Russian Foreign Policy in Crisis

Stanislav Secrieru of the Centre for European Policy Studies (CEPS) considers whether Russia’s economic crisis and lower oil prices will motivate Moscow to scale back its more aggressive foreign policy ambitions. Secrieru envisions two scenarios: a more compliant Kremlin seeking to bridge the gap with the West or Russia maintaining its normative independence in foreign policy making.

Rationalists argue that power capabilities define the actors’ foreign policy goals. Accordingly, they assume that a decline in state resources will compel Russia to scale down its international ambitions. There are expectations that, as the crisis strikes with full force, Russian foreign policy will soften and Moscow will adopt a more conciliatory tone. Thus, the crisis is seen as an opportunity “for a new beginning” in relations with the West.

It is considered that it would be wise for the US and EU to take several concrete steps to meet Russia’s regional and global concerns. Such an approach would neutralise the Kremlin’s suspicion that the West is likely to speculate on the vulnerabilities of a weakened Russia and extract more advantages. Alleviating these fears might help to find the right balance between the “three branches of European civilisation” – Russia, the EU and North America.

On the Russian side, the desire to overcome the all time low in relations with the West could be a favourable factor. Nevertheless, such adjustments will take place not as the natural consequence of a gradual convergence of values, but as the result of long-term calculations driven by Russia’s economic vulnerabilities and security imperatives.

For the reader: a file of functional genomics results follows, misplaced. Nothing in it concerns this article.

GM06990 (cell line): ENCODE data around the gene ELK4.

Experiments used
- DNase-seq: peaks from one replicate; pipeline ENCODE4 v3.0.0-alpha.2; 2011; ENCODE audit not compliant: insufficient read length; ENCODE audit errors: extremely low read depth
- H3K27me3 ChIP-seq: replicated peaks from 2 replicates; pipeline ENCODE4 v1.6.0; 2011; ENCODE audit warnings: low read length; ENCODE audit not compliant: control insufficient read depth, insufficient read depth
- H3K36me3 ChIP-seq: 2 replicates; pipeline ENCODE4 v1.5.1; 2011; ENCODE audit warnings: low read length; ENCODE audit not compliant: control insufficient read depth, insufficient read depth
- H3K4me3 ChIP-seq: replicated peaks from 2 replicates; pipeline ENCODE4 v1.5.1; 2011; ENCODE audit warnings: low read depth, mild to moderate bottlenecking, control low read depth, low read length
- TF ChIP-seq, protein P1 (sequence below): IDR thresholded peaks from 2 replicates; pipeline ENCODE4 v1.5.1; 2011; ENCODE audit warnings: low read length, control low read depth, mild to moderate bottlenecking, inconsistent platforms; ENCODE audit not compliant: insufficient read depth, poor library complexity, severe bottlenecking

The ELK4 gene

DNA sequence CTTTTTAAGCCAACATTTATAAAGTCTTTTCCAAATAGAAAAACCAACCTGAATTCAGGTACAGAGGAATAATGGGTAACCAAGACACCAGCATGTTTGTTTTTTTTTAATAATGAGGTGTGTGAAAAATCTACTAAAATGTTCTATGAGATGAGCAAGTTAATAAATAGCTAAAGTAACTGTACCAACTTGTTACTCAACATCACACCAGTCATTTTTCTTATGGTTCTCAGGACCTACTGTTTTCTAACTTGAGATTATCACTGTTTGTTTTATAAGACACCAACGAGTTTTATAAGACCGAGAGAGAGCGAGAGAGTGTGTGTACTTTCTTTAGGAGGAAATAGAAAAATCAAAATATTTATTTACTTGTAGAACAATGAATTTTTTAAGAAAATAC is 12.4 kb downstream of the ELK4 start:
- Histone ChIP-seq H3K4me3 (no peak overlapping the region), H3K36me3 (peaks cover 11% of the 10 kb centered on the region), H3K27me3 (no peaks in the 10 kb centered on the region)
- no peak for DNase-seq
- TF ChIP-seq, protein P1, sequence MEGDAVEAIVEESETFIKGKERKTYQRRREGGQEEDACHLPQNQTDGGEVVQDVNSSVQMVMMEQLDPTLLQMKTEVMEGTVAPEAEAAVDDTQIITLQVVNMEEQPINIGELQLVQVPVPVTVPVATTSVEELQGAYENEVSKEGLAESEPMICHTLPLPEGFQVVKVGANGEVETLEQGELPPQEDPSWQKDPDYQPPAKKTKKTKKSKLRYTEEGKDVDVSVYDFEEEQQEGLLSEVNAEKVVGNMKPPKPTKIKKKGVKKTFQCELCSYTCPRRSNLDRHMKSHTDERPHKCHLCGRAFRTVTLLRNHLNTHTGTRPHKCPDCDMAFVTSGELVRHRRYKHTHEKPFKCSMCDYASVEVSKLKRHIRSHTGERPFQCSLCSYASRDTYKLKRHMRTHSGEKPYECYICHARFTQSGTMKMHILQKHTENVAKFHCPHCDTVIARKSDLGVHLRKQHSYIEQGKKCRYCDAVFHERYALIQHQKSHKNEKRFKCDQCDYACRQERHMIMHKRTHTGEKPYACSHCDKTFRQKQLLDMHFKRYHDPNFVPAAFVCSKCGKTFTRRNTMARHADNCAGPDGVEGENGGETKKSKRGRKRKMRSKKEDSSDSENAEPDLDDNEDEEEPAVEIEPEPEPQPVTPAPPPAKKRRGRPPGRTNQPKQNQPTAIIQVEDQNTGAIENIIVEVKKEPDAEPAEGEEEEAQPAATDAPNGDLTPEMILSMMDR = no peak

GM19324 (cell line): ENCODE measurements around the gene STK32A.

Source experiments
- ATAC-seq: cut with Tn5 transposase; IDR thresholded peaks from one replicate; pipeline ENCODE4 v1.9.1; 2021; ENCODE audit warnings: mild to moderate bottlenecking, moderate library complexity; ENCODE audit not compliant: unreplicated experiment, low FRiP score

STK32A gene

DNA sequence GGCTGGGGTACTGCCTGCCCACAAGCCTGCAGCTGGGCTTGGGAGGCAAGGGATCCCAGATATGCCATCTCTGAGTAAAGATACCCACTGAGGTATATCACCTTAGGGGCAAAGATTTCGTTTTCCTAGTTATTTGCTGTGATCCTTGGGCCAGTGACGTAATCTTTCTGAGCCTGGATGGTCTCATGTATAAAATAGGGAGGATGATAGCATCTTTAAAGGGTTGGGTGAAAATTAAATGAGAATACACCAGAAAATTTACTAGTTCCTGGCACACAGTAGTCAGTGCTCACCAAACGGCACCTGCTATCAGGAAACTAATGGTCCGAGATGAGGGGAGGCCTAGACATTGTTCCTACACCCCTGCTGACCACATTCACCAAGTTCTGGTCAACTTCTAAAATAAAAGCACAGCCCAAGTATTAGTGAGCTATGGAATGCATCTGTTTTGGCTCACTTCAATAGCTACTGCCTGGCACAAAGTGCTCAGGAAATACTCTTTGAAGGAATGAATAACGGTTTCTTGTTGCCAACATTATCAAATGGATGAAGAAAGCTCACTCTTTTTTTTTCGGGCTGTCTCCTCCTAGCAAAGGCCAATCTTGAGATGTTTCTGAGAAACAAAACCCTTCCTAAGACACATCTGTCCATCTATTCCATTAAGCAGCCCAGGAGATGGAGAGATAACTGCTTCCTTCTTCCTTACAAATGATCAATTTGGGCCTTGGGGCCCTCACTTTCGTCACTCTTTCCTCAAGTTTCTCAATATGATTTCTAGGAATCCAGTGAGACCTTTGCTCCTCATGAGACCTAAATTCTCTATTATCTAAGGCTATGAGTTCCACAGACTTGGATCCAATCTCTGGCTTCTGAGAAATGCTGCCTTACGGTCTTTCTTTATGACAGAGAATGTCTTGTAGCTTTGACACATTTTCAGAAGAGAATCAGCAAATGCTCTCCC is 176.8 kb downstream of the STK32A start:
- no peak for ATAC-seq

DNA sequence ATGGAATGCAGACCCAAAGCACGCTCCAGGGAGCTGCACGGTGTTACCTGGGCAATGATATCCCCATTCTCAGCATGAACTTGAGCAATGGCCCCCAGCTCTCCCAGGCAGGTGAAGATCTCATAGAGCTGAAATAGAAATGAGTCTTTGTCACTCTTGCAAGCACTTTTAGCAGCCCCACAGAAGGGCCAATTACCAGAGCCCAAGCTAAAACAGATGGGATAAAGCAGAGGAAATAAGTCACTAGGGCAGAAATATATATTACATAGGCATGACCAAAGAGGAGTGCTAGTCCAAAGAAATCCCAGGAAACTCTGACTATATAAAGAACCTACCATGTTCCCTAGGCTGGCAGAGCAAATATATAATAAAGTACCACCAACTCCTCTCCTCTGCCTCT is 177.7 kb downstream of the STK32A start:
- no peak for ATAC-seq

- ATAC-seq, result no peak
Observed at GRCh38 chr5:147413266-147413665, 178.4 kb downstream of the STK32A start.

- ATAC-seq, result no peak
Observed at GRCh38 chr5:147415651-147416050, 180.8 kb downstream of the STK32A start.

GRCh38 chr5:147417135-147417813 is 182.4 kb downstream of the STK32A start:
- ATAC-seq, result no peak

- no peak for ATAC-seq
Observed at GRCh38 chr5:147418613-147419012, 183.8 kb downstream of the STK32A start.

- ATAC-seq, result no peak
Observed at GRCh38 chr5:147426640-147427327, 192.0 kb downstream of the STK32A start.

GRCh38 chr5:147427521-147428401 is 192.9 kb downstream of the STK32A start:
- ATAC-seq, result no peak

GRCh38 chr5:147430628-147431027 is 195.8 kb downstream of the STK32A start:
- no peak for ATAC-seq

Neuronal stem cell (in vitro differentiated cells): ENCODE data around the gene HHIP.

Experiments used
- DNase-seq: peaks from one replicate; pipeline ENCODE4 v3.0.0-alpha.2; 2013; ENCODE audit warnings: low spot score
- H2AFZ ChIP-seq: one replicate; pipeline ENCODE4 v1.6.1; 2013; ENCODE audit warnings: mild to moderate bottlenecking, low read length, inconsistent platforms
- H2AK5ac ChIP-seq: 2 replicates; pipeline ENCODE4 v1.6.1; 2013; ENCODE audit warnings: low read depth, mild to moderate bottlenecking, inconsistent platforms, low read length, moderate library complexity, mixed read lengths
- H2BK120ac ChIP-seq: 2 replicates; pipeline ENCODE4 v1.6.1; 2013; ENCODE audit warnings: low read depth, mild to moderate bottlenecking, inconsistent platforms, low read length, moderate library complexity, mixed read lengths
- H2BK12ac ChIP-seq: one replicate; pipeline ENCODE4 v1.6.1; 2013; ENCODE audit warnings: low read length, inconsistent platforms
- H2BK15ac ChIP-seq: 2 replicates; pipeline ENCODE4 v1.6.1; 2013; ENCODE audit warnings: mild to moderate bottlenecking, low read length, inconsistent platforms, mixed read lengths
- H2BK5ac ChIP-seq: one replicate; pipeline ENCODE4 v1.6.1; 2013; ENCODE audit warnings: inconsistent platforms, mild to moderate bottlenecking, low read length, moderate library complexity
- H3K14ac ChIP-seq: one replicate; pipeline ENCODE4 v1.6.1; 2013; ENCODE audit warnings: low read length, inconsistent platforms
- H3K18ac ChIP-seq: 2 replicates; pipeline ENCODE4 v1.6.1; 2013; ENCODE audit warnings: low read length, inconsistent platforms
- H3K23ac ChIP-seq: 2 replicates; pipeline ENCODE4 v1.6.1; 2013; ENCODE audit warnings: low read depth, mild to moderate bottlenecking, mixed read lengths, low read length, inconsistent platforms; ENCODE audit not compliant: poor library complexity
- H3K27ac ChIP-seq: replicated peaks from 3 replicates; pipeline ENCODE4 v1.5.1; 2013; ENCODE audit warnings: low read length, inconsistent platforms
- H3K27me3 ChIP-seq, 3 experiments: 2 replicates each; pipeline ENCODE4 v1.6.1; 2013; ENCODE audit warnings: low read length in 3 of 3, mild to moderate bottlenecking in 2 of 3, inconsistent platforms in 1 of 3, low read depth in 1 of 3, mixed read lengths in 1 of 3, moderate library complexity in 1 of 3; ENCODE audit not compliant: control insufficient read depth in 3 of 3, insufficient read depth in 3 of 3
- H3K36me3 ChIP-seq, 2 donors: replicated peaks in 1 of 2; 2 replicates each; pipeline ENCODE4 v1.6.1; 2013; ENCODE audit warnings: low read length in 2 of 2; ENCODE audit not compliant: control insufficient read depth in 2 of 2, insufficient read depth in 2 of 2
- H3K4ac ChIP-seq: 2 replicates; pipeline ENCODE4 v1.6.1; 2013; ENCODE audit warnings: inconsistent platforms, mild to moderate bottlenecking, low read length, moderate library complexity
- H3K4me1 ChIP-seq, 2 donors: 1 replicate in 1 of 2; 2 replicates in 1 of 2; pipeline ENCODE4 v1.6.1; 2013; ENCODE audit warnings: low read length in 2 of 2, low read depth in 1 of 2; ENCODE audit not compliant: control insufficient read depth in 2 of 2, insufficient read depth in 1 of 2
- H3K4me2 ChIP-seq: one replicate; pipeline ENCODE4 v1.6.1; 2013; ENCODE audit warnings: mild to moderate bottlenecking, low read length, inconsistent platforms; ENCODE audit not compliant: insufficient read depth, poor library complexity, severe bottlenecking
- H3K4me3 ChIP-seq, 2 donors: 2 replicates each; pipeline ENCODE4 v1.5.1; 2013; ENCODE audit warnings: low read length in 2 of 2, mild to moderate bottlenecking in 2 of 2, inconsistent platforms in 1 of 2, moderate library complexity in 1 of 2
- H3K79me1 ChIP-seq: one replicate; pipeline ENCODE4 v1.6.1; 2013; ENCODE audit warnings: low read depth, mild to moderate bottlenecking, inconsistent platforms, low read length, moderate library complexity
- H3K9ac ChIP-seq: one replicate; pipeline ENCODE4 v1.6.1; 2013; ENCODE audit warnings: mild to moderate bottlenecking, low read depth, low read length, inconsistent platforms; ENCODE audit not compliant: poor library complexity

Firstly, the crisis will sharpen the structural problems of the Russian economy and make diversification a vital task. Moscow is fully aware that energy resources alone cannot generate a new cycle of sustainable growth.

Secondly, the Russian corporate sector has a $500 billion debt, part of which might have to be restructured. Because of the heavy state presence in the economy, the debt is a quasi-governmental burden. This issue was raised with Minister Kudrin during the G7 finance ministers’ summit in Rome in February 2009.

Thirdly, if internal resources (the Reserve Fund, the National Wealth Fund and international reserves) shrink faster than anticipated and the crisis deepens, the government will need massive international loans to finance its budget deficits in the years to come. The profits made by Gazprom – the main contributor to the federal budget – are expected to drop in 2009 by $29 billion.

Finally, Russia will face serious security threats if the new US strategy fails in Afghanistan and some allies decide to withdraw by 2010-11. [pdf]

via Robert Amsterdam

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